In the wake of Monster Hunter, it shouldn't surprise anybody to see a lot of copycats. After all, Capcom's multiplayer adventure game is the biggest series in Japan right now and is starting to crack Western markets. At first glance Gods Eater Burst looks like just another knock off. But dig deeper, because Namco has a PSP game that outdoes Monster Hunter in almost every way.
Let me start with a confession: I've never been enamored by the Monster Hunter franchise. Not on the PlayStation 2, PSP or, most recently, the Nintendo Wii (see: Monster Hunter Tri). I find this series to be too slow for my liking. The graphics look good and I'm intrigued by the depth, but I find the user interface to be unruly and hate waiting for the long attack animations. Monster Hunter is not for me.
Gods Eater Burst looks a lot like Capcom's popular adventure series. It feature anime characters with gigantic swords, enormous beasts to take down and wide open arenas perfect for the four-player action. But that's where the similarities end. Namco's newest PSP game is a fast-paced action title with just enough RPG elements to keep things interesting. Gone are the 30 second animations and sectioned off levels. Goodbye confusing controls and the complete lack of a targeting system. As far as I'm concerned, you will not be missed.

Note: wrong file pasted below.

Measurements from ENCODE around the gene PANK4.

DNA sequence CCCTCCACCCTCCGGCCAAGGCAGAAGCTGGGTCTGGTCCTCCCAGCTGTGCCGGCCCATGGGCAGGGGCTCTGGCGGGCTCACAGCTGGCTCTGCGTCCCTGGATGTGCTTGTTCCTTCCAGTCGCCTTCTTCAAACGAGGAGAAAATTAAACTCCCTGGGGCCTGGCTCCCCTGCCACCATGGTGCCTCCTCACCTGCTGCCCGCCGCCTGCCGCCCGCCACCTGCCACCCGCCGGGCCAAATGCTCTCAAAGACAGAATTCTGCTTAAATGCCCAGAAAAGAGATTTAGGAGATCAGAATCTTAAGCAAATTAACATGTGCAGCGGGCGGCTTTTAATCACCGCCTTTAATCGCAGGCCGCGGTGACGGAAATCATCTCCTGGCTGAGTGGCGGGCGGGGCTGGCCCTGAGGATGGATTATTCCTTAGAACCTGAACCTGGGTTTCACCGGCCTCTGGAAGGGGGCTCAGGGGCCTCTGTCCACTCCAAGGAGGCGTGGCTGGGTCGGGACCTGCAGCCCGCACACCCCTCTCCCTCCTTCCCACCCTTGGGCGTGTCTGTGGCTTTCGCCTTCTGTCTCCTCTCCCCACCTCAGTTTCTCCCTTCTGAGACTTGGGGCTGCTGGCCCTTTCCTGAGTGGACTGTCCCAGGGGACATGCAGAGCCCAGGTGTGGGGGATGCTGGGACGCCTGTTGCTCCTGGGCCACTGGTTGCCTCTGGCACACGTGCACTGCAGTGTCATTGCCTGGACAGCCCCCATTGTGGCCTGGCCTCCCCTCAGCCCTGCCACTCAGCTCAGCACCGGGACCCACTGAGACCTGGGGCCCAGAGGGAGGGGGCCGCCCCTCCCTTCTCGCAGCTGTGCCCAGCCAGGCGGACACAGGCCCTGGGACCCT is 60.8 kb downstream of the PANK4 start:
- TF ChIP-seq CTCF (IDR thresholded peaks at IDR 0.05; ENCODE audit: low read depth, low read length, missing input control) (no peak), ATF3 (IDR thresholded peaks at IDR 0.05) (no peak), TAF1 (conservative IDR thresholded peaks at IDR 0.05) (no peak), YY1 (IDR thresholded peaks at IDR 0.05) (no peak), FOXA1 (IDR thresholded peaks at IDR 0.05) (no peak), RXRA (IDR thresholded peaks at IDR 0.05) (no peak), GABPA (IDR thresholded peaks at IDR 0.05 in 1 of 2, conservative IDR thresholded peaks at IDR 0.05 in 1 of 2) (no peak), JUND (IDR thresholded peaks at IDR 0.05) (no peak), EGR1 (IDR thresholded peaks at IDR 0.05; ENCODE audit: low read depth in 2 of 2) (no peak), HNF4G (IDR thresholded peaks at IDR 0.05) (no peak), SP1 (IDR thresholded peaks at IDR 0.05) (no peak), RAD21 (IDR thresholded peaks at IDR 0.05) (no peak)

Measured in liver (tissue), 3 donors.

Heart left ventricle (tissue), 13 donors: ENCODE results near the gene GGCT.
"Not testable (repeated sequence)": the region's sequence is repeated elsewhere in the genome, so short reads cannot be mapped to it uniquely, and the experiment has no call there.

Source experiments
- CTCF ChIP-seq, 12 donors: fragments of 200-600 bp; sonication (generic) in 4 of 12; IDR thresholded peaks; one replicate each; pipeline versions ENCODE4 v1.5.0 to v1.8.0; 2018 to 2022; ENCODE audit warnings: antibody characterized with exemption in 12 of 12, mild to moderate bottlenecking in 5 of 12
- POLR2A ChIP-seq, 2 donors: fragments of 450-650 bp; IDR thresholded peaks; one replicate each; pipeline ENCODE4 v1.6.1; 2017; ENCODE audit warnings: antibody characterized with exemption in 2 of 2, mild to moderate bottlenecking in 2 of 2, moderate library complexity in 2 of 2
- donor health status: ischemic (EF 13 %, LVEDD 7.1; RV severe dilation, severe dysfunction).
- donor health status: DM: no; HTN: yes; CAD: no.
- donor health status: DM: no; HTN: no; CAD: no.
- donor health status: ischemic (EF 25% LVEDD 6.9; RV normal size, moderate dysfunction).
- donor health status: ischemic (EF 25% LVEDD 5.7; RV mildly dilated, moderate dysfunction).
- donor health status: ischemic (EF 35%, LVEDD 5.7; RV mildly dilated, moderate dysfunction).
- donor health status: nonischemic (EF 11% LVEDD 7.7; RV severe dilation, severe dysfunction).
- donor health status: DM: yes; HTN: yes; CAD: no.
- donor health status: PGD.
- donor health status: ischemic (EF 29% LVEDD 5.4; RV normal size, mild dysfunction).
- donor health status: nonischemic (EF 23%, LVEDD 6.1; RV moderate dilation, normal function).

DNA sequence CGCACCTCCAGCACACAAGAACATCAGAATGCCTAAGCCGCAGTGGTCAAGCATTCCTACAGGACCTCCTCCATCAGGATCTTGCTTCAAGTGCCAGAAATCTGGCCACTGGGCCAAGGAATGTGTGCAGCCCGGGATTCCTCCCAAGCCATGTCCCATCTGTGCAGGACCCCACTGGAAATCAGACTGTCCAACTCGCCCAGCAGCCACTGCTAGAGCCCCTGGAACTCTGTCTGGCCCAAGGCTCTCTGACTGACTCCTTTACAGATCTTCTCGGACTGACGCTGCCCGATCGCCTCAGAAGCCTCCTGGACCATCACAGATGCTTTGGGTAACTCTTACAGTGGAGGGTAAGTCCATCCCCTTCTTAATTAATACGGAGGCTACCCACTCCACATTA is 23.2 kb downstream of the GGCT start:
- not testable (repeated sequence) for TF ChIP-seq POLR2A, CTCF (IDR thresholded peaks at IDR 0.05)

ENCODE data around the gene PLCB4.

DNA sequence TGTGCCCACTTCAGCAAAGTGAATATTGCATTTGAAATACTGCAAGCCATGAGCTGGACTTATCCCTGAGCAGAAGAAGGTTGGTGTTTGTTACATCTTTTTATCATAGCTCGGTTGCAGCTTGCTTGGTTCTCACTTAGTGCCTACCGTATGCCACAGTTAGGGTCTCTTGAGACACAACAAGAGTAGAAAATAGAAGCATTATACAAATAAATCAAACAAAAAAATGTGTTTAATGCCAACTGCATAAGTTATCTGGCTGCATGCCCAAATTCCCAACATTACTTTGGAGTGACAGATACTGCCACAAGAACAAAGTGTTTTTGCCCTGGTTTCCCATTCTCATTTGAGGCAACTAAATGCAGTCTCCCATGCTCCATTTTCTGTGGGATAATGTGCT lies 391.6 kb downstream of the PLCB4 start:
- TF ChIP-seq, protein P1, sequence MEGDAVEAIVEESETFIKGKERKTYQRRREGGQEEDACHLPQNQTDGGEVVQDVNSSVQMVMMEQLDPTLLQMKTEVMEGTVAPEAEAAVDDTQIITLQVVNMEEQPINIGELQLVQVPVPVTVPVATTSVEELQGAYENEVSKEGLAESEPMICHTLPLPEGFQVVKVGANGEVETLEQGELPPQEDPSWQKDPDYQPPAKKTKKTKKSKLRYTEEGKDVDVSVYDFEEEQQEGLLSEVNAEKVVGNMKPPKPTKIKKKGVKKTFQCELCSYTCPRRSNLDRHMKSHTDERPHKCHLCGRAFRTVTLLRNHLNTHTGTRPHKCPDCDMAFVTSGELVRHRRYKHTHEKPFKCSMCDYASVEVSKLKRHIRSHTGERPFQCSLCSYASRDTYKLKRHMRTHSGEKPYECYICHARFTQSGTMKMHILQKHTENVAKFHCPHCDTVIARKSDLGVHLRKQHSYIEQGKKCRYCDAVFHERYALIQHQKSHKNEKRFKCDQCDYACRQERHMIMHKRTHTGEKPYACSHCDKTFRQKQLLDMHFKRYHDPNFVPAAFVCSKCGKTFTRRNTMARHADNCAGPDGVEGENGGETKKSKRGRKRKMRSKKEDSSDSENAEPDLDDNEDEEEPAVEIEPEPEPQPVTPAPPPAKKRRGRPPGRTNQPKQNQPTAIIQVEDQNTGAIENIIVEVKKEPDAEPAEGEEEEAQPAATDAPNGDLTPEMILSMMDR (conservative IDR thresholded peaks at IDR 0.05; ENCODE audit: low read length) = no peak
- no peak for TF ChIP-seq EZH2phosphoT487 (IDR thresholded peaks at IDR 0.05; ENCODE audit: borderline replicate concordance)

The first thing I noticed was that this game actually has a storyline. Gods Eater Burst takes place on a post-apocalyptic Earth, where evil monsters (called Aragami) roam around killing anybody that gets in their path. You play a group of young spikey-haired warriors known as Gods Eater (though they confusingly refer to themselves as "God Eater" in the game), looking to take down the monsters and bring order to the planet. The set-up may not be very interesting, but the game provides enough interesting twists and turns to warrant a play through.
The story is really just an excuse to assign a bunch of missions to accomplish. The game starts off easy enough, usually only throwing a few enemies at the player and letting them explore (and find hidden loot). We're given a sword and gun; this allows each member of the Gods Eaters to have both long and close range attacks, making them a serious contender against these gigantic baddies. But don't get too comfortable, because it won't take long for the enemies to show their teeth and become a real challenge. Thankfully the game allows us to party up with two to four friends or computer-controlled helpers.
The game's missions are straight forward and easy to locate. For the most part, each mission gives you thirty minutes and a list of monsters to track down. Usually this is an easy task, something I was able to do in just a few minutes (sometimes less than a minute). But don't let the relative ease of the first few levels lull you into a false sense of security, because the difficulty ramps up in a hurry and boss fights can take a huge chunk of that thirty minutes. The end result is a game that is good at quick on-the-go bursts, as well as times when you really want to put some time into your questing.
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